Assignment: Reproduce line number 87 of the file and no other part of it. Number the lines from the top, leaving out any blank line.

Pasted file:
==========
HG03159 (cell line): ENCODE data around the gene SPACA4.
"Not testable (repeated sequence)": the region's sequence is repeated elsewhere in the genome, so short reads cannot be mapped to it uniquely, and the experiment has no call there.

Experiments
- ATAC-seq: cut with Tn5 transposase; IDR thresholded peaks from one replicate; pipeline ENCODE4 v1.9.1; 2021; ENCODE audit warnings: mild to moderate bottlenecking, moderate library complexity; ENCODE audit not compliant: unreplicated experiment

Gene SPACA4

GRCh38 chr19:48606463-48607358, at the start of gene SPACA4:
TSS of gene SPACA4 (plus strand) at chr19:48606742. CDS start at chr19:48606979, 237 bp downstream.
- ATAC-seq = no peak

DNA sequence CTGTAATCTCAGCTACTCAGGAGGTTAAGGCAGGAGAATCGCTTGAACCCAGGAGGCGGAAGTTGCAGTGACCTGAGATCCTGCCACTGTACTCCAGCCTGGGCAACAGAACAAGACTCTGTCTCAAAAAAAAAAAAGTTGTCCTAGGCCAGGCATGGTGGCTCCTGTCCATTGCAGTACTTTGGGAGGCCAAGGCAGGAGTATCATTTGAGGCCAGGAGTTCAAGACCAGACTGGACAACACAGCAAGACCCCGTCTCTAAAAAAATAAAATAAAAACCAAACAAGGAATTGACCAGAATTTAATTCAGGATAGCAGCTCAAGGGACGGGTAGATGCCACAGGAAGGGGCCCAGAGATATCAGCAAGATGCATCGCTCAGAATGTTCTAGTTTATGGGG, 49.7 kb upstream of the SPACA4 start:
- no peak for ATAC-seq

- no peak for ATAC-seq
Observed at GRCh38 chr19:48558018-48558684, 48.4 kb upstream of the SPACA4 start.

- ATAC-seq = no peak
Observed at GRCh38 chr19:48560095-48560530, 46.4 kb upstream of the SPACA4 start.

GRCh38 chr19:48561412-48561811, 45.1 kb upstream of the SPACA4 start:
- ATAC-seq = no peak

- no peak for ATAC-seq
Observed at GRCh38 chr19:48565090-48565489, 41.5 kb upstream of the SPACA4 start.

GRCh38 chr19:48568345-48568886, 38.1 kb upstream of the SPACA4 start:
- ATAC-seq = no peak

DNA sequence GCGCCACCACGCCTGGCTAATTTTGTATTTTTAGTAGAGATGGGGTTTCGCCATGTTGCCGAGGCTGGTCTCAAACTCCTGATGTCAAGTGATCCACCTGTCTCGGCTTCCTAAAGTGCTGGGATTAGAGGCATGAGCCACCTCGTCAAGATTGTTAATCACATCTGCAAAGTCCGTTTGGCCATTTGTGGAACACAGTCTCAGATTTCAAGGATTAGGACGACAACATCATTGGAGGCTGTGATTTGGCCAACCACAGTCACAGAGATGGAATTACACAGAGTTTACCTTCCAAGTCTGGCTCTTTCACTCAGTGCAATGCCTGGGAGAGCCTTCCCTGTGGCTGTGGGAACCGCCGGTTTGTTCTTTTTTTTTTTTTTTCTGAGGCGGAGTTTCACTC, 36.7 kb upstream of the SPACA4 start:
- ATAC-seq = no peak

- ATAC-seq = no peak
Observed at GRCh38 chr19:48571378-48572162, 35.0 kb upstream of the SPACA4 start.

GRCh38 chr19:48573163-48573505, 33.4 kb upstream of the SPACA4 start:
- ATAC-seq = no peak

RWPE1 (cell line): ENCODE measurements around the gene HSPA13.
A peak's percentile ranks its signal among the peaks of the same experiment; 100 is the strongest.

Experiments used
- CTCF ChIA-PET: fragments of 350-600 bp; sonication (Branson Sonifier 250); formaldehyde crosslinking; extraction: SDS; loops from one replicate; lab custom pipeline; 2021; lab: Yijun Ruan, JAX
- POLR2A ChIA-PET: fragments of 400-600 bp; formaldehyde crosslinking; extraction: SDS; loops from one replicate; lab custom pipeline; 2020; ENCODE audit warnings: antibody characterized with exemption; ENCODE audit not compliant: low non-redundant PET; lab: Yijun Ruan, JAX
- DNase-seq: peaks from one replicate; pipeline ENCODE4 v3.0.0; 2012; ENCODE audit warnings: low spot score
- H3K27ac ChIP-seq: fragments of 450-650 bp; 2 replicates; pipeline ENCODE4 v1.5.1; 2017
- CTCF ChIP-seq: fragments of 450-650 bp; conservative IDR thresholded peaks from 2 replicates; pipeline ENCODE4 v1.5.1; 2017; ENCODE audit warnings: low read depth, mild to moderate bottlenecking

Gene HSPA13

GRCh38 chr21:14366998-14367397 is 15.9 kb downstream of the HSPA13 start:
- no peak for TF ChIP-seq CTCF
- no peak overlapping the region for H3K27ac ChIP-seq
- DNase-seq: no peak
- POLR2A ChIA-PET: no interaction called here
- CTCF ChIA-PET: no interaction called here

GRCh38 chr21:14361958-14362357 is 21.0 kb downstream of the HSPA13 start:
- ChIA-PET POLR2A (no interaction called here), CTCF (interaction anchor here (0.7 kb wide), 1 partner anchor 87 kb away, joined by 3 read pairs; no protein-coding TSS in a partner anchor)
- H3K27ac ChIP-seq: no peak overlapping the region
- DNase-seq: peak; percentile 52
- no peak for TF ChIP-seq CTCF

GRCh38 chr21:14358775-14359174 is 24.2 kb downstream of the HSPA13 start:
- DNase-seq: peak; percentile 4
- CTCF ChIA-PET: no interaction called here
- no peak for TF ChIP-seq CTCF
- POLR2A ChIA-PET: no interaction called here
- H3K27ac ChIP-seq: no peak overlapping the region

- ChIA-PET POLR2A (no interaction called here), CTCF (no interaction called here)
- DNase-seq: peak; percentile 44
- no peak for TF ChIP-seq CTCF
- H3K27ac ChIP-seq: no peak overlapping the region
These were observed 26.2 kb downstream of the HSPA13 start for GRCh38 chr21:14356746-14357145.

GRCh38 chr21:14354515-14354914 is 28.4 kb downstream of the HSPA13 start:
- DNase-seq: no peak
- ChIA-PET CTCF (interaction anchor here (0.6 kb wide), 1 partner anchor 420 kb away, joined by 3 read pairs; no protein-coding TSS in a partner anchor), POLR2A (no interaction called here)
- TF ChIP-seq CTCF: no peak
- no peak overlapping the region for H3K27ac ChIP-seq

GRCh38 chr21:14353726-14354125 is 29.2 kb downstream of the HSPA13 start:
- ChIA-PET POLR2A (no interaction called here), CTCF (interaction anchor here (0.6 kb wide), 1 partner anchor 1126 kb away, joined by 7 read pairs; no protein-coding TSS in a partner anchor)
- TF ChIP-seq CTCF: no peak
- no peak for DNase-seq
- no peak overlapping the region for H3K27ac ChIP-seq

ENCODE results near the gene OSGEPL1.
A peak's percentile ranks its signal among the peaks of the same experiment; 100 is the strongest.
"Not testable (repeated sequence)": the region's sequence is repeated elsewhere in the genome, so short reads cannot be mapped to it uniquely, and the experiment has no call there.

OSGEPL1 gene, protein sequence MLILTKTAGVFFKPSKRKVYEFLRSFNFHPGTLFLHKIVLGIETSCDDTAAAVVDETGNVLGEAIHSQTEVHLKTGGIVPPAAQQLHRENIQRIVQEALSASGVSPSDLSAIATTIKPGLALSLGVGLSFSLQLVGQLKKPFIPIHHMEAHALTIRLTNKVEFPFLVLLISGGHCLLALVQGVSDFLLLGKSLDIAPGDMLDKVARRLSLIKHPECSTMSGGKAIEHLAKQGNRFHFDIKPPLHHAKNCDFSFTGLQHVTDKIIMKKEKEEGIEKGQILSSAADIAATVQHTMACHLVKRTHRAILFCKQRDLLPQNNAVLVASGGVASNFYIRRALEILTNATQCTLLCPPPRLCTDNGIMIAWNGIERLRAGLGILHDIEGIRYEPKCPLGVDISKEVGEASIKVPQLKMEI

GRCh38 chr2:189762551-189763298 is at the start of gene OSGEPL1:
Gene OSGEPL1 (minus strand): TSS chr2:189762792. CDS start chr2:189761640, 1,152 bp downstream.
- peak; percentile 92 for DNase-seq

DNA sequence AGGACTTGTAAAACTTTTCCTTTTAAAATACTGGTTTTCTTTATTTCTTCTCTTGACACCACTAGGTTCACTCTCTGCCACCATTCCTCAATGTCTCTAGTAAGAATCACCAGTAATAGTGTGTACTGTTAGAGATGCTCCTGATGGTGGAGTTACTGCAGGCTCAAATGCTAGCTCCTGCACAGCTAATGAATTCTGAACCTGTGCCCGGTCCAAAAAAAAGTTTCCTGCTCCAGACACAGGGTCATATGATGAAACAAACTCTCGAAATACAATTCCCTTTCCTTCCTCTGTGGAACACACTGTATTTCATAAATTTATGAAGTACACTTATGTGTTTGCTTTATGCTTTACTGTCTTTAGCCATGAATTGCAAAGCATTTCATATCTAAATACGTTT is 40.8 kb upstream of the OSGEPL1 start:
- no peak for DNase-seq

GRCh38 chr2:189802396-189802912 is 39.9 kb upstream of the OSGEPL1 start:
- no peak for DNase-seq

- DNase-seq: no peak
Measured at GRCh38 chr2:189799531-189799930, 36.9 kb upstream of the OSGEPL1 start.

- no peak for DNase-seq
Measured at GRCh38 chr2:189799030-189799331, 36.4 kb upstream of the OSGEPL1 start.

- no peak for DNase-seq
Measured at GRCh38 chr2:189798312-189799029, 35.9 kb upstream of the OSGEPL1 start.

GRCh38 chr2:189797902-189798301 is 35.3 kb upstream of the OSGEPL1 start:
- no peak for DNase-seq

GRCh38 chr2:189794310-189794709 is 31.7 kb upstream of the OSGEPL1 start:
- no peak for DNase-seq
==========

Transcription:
GRCh38 chr2:189794310-189794709 is 31.7 kb upstream of the OSGEPL1 start: